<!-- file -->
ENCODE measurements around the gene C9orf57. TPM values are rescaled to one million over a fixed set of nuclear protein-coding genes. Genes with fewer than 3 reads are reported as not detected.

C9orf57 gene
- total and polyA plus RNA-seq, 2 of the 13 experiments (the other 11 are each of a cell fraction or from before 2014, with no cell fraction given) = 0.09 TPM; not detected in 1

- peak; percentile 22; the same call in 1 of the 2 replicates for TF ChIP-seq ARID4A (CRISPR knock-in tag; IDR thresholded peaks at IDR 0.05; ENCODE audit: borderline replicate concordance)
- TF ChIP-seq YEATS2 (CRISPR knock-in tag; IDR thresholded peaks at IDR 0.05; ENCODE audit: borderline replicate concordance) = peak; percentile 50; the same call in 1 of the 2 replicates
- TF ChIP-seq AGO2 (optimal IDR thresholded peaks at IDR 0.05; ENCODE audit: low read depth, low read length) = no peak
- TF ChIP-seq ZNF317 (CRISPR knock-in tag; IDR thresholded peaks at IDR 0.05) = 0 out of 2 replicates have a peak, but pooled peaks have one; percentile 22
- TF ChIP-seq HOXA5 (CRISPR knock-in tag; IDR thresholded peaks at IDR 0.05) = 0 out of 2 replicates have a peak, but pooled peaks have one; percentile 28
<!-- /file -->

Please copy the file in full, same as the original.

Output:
ENCODE measurements around the gene C9orf57. TPM values are rescaled to one million over a fixed set of nuclear protein-coding genes. Genes with fewer than 3 reads are reported as not detected.

C9orf57 gene
- total and polyA plus RNA-seq, 2 of the 13 experiments (the other 11 are each of a cell fraction or from before 2014, with no cell fraction given) = 0.09 TPM; not detected in 1

- peak; percentile 22; the same call in 1 of the 2 replicates for TF ChIP-seq ARID4A (CRISPR knock-in tag; IDR thresholded peaks at IDR 0.05; ENCODE audit: borderline replicate concordance)
- TF ChIP-seq YEATS2 (CRISPR knock-in tag; IDR thresholded peaks at IDR 0.05; ENCODE audit: borderline replicate concordance) = peak; percentile 50; the same call in 1 of the 2 replicates
- TF ChIP-seq AGO2 (optimal IDR thresholded peaks at IDR 0.05; ENCODE audit: low read depth, low read length) = no peak
- TF ChIP-seq ZNF317 (CRISPR knock-in tag; IDR thresholded peaks at IDR 0.05) = 0 out of 2 replicates have a peak, but pooled peaks have one; percentile 22
- TF ChIP-seq HOXA5 (CRISPR knock-in tag; IDR thresholded peaks at IDR 0.05) = 0 out of 2 replicates have a peak, but pooled peaks have one; percentile 28